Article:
Know Your Prices

As we mentioned you need to "know your prices". How, you might be asking, do you know them especially if you're a beginner at the grocery shopping game. One good way is to keep a price book.

A price book is simply a small notebook in which you keep track of the lowest prices of the items you normally use at the stores you normally shop in. The table below shows an example of a way you might set up your book:

Item Big-Y Stop & Shop Super Foodmart
Lays Potato Chips .79 2/1.49 .75
10 lbs. potatoes 1.49 1.69 1.49
Orange Juice (1/2 gallon) .99 .79 1.29
Frozen Pizza $3.98 $4.98 2/$8.00

You don't have to do the whole book at once, just carry it with you when you go to the store and jot down the prices. After a while you'll have a pretty good record of the things you like to buy. You might want to add dates as well since some stores seem to have a pattern of putting certain things on sale at regular intervals. You can add prices to your book from the grocery store flyers as well or from your checkout receipts when you get home. One word of caution; sometimes when the manager spots you writing down the prices he or she will accuse you of being a spy from a rival store!

Jeff Dumas in El Dorado sent this way of finding prices for your price book: I recently started putting a price book together. It is hard to think of everything so I went to go to a grocery store web site. It had a page that helps you create a shopping list. It is a good place to look to help you find the categories and items you would like to include in your own price book.

Another place you have to watch prices is at the meat counter. Heidi Mapp sent us this article about comparing price per pound when you are trying to choose between bone-in and boneless meats and poultry:

How many web sites and thrifty living books have YOU encountered that give vague statements about buying meat in cost-per-serving as opposed to cost-per-pound? I found the answer: This site contains a chart for quick and easy comparisons while in the store. I highly recommend you add the chart to your price books. Why all the fuss? Price per pound does NOT exclude waste-bones and fat.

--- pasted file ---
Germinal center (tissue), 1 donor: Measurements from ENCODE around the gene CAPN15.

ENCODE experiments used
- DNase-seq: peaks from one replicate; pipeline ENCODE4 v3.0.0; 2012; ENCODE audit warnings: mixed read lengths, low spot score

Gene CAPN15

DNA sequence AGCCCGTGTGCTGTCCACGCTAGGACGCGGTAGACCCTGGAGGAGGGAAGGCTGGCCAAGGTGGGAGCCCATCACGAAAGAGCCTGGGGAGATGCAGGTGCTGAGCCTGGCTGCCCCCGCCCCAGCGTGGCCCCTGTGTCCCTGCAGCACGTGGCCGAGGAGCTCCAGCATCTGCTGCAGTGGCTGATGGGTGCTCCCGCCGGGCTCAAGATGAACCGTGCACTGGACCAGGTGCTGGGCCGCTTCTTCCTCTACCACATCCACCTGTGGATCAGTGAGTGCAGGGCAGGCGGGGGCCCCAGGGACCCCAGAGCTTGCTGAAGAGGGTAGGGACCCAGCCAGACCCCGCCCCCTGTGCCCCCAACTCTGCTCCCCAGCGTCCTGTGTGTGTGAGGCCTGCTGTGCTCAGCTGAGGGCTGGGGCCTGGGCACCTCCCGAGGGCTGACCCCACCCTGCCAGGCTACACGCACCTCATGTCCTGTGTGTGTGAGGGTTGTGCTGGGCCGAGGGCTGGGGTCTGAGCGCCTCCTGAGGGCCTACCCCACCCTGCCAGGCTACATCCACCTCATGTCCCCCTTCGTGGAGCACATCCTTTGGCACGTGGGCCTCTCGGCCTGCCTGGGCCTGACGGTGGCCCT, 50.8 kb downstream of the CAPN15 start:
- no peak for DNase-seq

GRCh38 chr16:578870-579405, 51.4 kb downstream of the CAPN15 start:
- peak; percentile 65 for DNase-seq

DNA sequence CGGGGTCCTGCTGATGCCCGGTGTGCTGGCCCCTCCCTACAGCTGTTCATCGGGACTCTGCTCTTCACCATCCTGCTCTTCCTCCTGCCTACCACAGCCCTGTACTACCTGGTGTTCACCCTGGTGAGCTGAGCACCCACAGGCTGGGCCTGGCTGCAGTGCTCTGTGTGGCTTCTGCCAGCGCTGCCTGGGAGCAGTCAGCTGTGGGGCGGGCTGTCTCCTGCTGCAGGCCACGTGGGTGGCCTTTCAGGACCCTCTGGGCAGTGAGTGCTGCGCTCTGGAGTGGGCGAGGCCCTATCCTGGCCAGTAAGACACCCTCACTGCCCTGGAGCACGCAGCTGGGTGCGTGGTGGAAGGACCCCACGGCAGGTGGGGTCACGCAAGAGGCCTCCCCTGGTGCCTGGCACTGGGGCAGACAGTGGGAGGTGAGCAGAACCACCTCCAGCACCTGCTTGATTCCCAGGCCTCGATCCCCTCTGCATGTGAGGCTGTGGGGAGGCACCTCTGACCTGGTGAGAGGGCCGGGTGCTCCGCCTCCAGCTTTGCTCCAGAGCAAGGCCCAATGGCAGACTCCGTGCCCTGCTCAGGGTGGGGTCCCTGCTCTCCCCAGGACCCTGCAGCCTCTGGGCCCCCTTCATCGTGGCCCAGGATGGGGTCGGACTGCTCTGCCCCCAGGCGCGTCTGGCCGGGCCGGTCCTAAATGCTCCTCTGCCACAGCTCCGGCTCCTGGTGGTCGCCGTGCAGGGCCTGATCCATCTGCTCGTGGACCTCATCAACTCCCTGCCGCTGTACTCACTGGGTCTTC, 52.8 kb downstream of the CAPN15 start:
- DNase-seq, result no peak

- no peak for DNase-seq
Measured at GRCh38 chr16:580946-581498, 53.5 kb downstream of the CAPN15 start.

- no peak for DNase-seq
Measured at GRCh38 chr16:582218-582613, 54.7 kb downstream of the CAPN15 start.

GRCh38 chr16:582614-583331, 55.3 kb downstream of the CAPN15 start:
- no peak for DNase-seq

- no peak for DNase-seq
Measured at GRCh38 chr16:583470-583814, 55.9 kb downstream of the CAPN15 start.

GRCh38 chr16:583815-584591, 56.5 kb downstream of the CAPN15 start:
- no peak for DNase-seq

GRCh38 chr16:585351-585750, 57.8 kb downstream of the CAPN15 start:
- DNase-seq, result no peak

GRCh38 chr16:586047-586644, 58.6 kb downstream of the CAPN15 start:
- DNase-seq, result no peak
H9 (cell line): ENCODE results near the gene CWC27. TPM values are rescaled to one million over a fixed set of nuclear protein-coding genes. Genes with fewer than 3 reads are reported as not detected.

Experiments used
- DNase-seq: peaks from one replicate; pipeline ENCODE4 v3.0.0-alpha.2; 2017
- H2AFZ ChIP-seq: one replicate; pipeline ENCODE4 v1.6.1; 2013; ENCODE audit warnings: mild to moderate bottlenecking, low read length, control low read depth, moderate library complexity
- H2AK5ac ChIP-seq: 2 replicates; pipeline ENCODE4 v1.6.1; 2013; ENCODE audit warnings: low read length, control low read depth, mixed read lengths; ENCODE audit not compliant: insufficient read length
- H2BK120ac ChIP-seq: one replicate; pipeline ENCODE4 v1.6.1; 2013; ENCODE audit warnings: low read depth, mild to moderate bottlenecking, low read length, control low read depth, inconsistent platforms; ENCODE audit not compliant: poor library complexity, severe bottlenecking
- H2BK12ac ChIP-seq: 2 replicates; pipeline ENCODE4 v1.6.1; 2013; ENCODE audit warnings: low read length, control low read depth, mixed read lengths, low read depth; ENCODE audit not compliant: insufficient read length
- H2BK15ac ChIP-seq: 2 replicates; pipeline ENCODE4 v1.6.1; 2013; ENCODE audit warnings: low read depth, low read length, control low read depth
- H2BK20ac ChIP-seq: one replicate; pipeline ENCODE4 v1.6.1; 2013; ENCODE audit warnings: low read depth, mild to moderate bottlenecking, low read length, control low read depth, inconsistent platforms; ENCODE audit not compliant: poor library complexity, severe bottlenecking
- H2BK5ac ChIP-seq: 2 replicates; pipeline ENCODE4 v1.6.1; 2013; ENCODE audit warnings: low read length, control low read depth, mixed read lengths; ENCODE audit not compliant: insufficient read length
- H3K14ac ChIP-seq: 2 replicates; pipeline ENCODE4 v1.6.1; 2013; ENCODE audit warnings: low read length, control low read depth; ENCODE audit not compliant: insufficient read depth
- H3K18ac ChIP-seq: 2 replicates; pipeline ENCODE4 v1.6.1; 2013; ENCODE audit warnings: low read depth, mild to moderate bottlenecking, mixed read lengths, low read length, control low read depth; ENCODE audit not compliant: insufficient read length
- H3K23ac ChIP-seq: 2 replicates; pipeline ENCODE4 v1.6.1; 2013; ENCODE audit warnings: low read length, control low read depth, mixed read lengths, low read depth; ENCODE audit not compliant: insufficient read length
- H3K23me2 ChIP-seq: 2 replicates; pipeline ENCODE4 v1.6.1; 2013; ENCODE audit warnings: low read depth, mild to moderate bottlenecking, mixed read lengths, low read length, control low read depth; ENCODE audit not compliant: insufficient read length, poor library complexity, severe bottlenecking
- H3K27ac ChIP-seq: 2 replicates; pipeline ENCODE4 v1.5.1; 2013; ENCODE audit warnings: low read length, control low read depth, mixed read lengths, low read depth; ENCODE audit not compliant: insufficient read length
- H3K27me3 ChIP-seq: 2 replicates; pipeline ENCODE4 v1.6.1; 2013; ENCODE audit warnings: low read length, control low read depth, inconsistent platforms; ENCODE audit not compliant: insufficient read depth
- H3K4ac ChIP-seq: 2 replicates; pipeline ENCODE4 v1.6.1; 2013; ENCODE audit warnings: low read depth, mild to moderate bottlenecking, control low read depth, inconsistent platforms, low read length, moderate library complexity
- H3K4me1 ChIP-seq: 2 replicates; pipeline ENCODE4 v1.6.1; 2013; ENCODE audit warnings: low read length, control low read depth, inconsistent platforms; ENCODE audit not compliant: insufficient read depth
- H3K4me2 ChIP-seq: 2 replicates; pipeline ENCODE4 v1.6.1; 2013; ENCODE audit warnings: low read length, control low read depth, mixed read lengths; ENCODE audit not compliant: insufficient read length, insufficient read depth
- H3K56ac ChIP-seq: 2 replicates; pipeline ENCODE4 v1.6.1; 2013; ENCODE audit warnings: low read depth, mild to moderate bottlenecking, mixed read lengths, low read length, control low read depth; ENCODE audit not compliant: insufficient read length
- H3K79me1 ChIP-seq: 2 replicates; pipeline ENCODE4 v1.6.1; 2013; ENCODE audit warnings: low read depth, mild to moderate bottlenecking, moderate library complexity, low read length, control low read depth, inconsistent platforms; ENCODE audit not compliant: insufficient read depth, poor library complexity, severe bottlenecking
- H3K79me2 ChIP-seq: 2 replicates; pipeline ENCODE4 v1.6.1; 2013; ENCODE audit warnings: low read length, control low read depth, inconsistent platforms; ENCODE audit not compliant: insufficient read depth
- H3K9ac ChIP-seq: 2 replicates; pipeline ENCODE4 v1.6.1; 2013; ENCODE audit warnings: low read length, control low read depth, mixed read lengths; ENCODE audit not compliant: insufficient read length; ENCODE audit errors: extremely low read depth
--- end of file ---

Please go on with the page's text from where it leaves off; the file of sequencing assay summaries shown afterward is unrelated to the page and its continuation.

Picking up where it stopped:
I e-mailed my Agricultural Extension office here in Corpus Christi, Texas, and got this response: Boneless and ground meat (flank, tenderloin, boneless loin, sirloin butt, sirloin strip, round, liver, heart, kidneys, brains, sweetbreads, tongue, sausages, and wieners) will yield approximately 3-4 servings per pound. If you take the half-way point (3 1/2 servings), just divide the cost of the meat per pound by 3.5.

Meat with a medium amount of bone (rib roasts, rump roasts, chuck, shops, steaks, ham slices, loin roasts, and leg of lamb) will yield 2-3 servings per pound. Again, I would take the price of the meat per pound and divide it by 2.5.

Meat with a large amount of bone (short ribs, neck, breasts, brisket, shank, or shoulder cuts) generally give 1 and 1/2 servings per pound. Divide the cost of the meat per pound by 1.5 It is very possible that although these cuts of meat may appear to be inexpensive when compared to other cuts on a per pound basis, when you calculate the cost per serving, some of these cuts may be quite expensive. Note: A serving size is 3 ounces.

Reference: Foundations of Food Preparation, 6th edition

Trish Groski buys spices in bulk at the health food store only enough to refill whatever container I'm using for that particular spice. For instance, I have a Spike seasoning bottle that I bought years ago that cost me about $2.50. I buy the Spike seasoning in bulk, about an ounce at a time, and it costs me less than $.20 to refill the bottle! This is a huge savings over the supermarket prices of spices.